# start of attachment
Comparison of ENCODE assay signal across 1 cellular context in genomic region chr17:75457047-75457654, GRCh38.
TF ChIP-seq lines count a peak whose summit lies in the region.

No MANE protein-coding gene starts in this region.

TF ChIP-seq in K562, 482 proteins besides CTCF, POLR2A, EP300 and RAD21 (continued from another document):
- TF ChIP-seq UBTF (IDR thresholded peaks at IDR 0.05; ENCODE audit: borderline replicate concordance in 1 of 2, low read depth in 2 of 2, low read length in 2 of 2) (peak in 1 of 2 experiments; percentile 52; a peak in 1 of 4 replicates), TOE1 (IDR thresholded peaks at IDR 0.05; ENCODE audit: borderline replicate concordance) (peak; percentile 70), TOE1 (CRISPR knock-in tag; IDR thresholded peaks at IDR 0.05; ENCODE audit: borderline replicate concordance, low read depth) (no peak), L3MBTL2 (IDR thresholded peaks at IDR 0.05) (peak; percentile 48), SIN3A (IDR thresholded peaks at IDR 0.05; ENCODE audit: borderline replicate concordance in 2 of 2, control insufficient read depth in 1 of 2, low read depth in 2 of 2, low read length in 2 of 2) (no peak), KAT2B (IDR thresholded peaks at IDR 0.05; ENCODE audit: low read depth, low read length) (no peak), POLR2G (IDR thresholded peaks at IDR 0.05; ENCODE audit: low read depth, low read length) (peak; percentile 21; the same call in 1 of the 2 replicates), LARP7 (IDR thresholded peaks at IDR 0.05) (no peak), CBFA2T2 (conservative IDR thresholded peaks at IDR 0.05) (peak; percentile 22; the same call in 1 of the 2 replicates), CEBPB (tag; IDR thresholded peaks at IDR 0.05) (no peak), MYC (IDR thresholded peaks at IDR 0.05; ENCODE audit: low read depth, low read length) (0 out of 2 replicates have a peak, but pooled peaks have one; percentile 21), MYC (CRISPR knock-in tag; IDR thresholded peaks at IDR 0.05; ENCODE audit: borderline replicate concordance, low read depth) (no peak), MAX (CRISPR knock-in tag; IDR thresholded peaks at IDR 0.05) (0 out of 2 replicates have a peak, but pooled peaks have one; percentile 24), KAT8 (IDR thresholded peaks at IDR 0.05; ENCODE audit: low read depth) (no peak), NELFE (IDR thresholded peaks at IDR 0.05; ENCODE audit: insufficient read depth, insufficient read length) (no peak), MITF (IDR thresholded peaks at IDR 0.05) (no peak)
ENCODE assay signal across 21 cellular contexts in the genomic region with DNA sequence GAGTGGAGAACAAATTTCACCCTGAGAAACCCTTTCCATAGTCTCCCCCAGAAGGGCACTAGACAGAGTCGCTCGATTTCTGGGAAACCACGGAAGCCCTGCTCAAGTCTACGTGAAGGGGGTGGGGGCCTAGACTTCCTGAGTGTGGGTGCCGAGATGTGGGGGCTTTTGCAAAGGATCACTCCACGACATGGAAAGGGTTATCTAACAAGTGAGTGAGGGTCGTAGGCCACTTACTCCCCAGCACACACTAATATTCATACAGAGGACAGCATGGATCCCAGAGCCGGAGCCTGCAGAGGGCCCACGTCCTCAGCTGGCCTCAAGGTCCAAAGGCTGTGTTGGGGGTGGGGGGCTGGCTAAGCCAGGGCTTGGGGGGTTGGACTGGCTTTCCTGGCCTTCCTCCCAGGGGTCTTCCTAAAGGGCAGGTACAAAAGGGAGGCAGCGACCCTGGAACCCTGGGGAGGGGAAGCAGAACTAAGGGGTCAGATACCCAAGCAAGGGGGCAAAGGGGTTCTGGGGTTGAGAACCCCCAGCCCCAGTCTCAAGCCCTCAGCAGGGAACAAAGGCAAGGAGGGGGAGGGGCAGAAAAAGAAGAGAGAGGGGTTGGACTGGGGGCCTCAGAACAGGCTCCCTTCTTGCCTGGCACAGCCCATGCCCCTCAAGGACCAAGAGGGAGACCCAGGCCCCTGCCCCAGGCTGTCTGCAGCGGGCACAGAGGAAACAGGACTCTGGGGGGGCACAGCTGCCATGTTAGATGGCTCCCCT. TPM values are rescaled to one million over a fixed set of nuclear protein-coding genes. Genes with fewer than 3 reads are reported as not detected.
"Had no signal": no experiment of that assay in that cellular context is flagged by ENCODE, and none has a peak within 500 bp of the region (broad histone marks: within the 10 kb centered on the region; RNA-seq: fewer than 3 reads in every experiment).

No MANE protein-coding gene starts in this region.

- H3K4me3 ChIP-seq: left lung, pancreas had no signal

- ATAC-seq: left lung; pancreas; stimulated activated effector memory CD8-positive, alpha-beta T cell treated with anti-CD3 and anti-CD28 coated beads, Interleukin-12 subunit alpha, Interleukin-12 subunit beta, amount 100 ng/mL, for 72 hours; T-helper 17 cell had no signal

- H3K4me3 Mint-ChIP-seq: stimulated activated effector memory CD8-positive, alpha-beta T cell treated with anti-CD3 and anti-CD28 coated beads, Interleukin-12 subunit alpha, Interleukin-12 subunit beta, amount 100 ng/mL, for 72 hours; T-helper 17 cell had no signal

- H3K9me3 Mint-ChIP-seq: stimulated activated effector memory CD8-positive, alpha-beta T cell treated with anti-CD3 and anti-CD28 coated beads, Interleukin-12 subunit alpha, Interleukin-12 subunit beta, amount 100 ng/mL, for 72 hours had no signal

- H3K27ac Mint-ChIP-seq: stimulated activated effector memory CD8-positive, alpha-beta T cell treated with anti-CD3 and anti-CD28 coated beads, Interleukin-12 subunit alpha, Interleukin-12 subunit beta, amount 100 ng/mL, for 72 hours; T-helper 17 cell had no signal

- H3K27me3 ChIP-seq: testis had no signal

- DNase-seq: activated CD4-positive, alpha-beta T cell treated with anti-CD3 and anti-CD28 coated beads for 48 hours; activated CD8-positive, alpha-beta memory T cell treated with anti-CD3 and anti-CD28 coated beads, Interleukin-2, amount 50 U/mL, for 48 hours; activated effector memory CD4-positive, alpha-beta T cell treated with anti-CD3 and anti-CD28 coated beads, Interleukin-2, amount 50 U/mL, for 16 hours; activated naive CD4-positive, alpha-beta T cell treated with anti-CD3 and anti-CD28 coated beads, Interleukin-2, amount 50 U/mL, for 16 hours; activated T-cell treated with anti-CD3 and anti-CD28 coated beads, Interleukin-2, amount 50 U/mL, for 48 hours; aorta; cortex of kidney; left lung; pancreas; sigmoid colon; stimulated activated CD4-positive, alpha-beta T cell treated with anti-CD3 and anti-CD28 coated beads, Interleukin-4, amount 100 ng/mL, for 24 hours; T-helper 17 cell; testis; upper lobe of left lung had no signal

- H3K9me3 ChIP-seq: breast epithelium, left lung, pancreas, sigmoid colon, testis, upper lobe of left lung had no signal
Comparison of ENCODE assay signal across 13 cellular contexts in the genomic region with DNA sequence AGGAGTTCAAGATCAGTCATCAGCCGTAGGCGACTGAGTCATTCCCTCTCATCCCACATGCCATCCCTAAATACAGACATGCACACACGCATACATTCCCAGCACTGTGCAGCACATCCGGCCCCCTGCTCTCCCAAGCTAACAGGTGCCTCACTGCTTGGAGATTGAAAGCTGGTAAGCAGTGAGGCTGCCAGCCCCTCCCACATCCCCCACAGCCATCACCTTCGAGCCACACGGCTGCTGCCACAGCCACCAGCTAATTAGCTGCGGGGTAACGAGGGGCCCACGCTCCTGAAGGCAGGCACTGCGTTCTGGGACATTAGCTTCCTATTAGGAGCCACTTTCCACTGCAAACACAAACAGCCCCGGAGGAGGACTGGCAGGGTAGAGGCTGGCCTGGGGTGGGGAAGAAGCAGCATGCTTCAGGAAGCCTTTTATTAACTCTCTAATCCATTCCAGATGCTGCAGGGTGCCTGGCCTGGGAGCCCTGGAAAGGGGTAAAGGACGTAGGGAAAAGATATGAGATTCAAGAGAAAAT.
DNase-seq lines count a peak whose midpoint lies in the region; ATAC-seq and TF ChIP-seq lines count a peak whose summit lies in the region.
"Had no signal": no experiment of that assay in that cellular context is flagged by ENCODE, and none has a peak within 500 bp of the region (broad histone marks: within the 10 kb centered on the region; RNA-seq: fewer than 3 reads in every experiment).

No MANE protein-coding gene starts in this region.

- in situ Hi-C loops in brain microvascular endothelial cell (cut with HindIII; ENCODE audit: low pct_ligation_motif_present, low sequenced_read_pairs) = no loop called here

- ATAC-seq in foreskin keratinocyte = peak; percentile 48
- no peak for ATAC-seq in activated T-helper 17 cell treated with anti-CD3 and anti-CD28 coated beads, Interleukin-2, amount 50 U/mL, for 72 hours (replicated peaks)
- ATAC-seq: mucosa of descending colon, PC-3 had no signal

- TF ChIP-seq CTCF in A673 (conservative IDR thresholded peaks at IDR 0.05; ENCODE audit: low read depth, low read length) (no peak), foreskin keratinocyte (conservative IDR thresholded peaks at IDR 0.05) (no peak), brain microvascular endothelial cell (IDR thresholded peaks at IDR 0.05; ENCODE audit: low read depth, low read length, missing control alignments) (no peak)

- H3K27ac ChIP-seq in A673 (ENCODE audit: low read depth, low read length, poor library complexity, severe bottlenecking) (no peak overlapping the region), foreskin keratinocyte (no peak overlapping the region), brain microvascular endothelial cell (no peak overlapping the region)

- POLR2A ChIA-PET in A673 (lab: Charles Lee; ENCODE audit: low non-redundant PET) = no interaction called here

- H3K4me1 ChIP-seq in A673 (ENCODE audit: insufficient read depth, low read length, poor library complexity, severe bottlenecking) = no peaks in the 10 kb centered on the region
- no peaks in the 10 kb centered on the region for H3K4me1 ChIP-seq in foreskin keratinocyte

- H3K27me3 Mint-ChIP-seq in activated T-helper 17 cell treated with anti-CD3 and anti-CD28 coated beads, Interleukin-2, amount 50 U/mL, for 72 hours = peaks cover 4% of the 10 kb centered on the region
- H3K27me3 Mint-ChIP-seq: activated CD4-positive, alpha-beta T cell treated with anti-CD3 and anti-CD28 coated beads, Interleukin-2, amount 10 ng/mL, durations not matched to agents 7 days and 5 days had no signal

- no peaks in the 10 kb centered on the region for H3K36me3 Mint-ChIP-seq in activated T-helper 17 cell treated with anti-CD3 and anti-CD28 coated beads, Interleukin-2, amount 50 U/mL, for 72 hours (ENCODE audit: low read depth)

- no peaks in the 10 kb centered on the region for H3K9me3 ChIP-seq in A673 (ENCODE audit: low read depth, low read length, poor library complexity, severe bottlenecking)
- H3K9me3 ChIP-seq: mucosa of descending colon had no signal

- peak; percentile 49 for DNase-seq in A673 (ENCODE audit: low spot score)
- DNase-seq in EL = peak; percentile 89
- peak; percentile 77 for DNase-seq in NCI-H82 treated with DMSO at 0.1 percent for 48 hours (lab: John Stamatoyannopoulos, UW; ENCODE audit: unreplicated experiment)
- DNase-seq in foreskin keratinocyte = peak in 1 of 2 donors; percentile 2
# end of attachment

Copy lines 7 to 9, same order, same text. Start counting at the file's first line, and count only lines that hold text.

"Had no signal": no experiment of that assay in that cellular context is flagged by ENCODE, and none has a peak within 500 bp of the region (broad histone marks: within the 10 kb centered on the region; RNA-seq: fewer than 3 reads in every experiment).

No MANE protein-coding gene starts in this region.

- H3K4me3 ChIP-seq: left lung, pancreas had no signal